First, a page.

An instrument aboard NASAs recently launched orbiting infrared observatory has found evidence of organic molecules in an enormously powerful galaxy some 3.25 billion light years from the Earth. So powerful is the source, that it is equal to 10 trillion times the luminosity of the sun, making it one of the brightest galaxies ever detected.
The instrument on the newly named Spitzer Space Telescope (previously called the Space Infrared Telescope Facility, or SIRTF) is the infrared spectrograph, or IRS. James Houck, professor of astronomy at Cornell University, heads the scientific team on the $39 million IRS contract with the Jet Propulsion Laboratory, Pasadena, Calif., a division of the California Institute of Technology, manager of the mission for NASA.
Houck participated in a press conference at NASA headquarters in Washington, D.C., today (Dec. 18) at which the first observations and data from the half-billion-dollar observatory, launched Aug. 25, were released. Among the most spectacular details released were dazzling images taken with the space telescopes infrared-array camera and with its multiband-imaging photometer. The images include a glowing stellar nursery; a swirling, dusty galaxy; a disc of planet-forming debris; and organic material in the distant universe.
David Brand | Cornell News
From rocks in Colorado, evidence of a 'chaotic solar system'
23.02.2017 | University of Wisconsin-Madison
Prediction: More gas-giants will be found orbiting Sun-like stars
22.02.2017 | Carnegie Institution for Science
In the field of nanoscience, an international team of physicists with participants from Konstanz has achieved a breakthrough in understanding heat transport
Cells need to repair damaged DNA in our genes to prevent the development of cancer and other diseases. Our cells therefore activate and send “repair-proteins”...
The Fraunhofer IWS Dresden and Technische Universität Dresden inaugurated their jointly operated Center for Additive Manufacturing Dresden (AMCD) with a festive ceremony on February 7, 2017. Scientists from various disciplines perform research on materials, additive manufacturing processes and innovative technologies, which build up components in a layer by layer process. This technology opens up new horizons for component design and combinations of functions. For example during fabrication, electrical conductors and sensors are already able to be additively manufactured into components. They provide information about stress conditions of a product during operation.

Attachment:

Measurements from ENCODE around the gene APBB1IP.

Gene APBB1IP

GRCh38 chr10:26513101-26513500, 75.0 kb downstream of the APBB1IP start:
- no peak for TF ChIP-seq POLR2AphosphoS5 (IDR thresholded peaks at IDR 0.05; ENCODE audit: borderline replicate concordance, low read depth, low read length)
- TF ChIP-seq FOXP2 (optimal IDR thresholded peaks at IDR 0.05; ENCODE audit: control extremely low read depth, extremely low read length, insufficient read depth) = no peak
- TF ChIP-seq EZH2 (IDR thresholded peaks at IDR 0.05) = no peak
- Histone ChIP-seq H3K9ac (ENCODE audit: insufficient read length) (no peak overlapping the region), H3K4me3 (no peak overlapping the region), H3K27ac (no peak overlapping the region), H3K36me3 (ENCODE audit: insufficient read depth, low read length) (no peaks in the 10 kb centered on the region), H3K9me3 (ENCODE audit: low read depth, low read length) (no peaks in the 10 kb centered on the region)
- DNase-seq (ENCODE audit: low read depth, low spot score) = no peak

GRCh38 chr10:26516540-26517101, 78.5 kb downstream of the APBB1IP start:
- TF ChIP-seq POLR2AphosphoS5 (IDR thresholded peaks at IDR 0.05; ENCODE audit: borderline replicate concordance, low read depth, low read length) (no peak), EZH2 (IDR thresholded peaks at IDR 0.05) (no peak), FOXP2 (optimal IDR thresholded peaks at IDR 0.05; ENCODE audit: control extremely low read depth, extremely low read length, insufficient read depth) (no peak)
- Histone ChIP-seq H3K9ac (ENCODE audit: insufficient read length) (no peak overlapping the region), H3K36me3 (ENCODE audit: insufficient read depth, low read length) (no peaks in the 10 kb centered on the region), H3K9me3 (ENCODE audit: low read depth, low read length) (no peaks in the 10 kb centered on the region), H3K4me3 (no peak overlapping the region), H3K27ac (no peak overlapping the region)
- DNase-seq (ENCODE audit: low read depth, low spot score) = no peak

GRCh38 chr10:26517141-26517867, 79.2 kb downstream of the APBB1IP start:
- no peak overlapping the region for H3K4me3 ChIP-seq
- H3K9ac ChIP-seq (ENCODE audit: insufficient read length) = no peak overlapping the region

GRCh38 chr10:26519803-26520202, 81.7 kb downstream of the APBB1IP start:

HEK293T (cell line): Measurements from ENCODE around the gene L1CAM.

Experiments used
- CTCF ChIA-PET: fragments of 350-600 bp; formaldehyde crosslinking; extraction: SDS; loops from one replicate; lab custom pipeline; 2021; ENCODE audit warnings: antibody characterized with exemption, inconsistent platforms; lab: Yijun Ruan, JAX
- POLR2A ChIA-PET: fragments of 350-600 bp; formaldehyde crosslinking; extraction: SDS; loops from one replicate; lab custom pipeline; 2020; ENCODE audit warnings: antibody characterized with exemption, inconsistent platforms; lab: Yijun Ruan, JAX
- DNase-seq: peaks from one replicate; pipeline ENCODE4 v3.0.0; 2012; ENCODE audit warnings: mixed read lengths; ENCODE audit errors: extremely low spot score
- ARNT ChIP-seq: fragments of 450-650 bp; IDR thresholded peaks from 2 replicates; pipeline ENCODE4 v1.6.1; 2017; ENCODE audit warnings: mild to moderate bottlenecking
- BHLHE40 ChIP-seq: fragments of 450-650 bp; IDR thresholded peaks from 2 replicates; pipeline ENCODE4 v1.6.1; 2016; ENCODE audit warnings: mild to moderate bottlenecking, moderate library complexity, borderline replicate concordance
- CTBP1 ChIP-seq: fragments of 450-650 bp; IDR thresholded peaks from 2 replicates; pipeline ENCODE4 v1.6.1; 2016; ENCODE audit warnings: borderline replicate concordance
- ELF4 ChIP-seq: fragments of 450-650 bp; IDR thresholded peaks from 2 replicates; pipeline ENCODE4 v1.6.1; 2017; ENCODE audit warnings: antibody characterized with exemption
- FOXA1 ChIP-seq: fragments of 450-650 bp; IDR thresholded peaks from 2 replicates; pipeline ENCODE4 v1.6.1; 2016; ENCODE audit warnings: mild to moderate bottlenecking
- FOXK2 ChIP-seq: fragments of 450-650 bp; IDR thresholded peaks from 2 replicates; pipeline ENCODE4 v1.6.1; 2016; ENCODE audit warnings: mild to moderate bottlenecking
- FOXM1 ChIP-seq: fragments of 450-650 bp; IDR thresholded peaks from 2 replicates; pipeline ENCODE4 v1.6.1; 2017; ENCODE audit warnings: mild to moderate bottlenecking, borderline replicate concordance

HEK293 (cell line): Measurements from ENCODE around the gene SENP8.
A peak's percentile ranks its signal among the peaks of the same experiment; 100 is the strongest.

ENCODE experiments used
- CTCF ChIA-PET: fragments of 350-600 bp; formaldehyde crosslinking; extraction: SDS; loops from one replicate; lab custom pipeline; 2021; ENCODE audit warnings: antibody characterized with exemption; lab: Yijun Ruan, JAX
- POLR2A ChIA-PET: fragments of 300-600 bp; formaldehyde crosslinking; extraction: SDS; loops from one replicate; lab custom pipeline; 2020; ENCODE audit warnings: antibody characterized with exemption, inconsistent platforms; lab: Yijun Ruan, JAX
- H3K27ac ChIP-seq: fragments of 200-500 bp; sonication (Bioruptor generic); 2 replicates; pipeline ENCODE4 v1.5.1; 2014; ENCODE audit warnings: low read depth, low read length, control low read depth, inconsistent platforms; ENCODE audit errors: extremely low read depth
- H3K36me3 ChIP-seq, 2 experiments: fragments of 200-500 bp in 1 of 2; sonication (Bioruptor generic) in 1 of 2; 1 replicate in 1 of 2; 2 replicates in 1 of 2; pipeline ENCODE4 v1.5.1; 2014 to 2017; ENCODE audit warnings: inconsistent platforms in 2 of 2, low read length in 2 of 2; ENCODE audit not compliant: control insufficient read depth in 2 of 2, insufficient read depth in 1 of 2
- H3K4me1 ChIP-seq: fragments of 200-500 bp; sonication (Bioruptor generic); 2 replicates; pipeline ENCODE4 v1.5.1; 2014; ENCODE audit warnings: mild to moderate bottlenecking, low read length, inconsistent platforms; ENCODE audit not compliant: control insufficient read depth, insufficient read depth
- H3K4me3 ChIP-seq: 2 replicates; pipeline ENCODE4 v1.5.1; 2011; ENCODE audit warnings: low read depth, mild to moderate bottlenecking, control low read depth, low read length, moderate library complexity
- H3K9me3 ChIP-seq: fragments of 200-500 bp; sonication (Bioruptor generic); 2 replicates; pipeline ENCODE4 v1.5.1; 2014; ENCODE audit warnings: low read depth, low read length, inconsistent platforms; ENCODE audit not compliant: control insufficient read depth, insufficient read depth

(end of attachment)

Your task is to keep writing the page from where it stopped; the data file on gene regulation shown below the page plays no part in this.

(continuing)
The 3D-printing technology, or additive manufacturing as it is often called, has long made the step out of scientific research laboratories into industrial...
Nature does amazing things with limited design materials. Grass, for example, can support its own weight, resist strong wind loads, and recover after being...
Nanometer-scale magnetic perforated grids could create new possibilities for computing. Together with international colleagues, scientists from the Helmholtz Zentrum Dresden-Rossendorf (HZDR) have shown how a cobalt grid can be reliably programmed at room temperature. In addition they discovered that for every hole ("antidot") three magnetic states can be configured. The results have been published in the journal "Scientific Reports".
Physicist Dr. Rantej Bali from the HZDR, together with scientists from Singapore and Australia, designed a special grid structure in a thin layer of cobalt in...
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